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Customers in the United Kingdom will feel the economic pinch from the Brexit vote in more ways than one. Already the British Pound is on a major downturn, forcing companies to ramp up prices. Microsoft is among them. The company announced that it will be increasing prices for enterprise software and cloud services in the UK.

In an official blog post, Microsoft said the decision was taken as pound sterling continues to plummet. The price increase will come into effect on Jan. 1 2017, the company confirmed. Enterprise software will now be 13 percent more expensive and cloud services 22 percent more expensive.

The company points out that this increase is for its direct sales. Retailer selling the services indirectly may opt for different prices. However, Microsoft adds that despite the increase, its products are still competitive in the UK market.

In its blog, the company explained its decision:

“Effective January 1, 2017, we will be increasing British pound pricing to harmonize prices for enterprise software and cloud services within the EU/EFTA region. We periodically assess the impact of local pricing of our products and services to ensure there is reasonable alignment across the region and this change is an outcome of this assessment.  These changes are similar to the recent harmonization adjustments to pricing in Norwegian krone and Swiss franc we made in April 2016.”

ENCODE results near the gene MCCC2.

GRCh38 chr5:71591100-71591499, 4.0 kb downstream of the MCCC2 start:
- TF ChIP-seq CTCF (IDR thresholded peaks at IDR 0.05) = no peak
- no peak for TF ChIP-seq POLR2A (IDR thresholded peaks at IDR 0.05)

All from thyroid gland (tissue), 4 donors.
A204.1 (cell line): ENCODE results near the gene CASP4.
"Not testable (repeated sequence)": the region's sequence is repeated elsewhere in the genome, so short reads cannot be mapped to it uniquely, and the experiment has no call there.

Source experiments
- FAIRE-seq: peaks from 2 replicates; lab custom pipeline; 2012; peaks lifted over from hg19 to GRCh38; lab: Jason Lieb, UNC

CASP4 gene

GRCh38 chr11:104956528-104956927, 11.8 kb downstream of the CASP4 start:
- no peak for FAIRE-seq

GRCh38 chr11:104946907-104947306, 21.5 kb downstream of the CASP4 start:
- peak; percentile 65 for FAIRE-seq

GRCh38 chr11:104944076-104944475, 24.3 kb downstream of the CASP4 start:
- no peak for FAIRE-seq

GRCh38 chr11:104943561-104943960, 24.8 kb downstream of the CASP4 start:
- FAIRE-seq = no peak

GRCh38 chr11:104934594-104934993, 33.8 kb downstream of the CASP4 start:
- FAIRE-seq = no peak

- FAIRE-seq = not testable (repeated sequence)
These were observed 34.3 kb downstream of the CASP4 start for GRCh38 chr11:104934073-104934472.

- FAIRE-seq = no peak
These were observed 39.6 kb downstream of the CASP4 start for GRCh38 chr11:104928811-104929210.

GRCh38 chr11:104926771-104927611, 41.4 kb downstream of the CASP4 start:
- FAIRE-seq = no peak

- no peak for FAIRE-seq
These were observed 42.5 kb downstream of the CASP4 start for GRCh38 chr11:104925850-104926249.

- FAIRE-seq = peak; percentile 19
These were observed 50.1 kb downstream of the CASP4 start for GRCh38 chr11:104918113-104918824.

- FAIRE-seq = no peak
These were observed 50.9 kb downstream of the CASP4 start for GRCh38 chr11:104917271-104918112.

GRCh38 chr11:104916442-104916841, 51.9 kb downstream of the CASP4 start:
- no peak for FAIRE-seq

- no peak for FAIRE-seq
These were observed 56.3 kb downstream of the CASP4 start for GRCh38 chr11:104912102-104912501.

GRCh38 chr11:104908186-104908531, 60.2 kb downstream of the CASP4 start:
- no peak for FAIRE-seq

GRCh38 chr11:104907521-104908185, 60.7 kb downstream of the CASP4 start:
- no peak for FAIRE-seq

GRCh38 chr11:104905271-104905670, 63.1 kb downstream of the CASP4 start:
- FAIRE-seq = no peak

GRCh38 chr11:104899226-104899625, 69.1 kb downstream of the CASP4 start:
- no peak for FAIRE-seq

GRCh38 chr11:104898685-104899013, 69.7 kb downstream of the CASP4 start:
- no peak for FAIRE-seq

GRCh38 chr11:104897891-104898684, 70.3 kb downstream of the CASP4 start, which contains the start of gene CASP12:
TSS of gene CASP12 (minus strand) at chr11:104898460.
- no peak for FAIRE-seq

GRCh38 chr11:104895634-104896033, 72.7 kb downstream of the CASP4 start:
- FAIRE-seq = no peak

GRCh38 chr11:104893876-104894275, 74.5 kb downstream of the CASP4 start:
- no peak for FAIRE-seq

Microsoft will argue that this is an inevitable step in a post-Brexit environment. Citizens of the United Kingdom shocked the world earlier this year when they voted to leave the European Union. The decision sent shockwaves through the economic and political community. While the UK’s ultimate standing will be decided in the future, the Pound has taken a big hit in recent months.

Bill Gates

As we reported last week, Microsoft co-founder Bill Gates is in the UK this week. Gates has been a frequent guest of previous Prime Ministers, but has not yet been invited by new PM Theresa May. He said he hopes that he will meet the leader to discuss matters Microsoft and Gates Foundation.

Gates has previously expressed worry about the impact Brexit will have on investment in the UK. Theresa May was a supporter of the Brexit movement.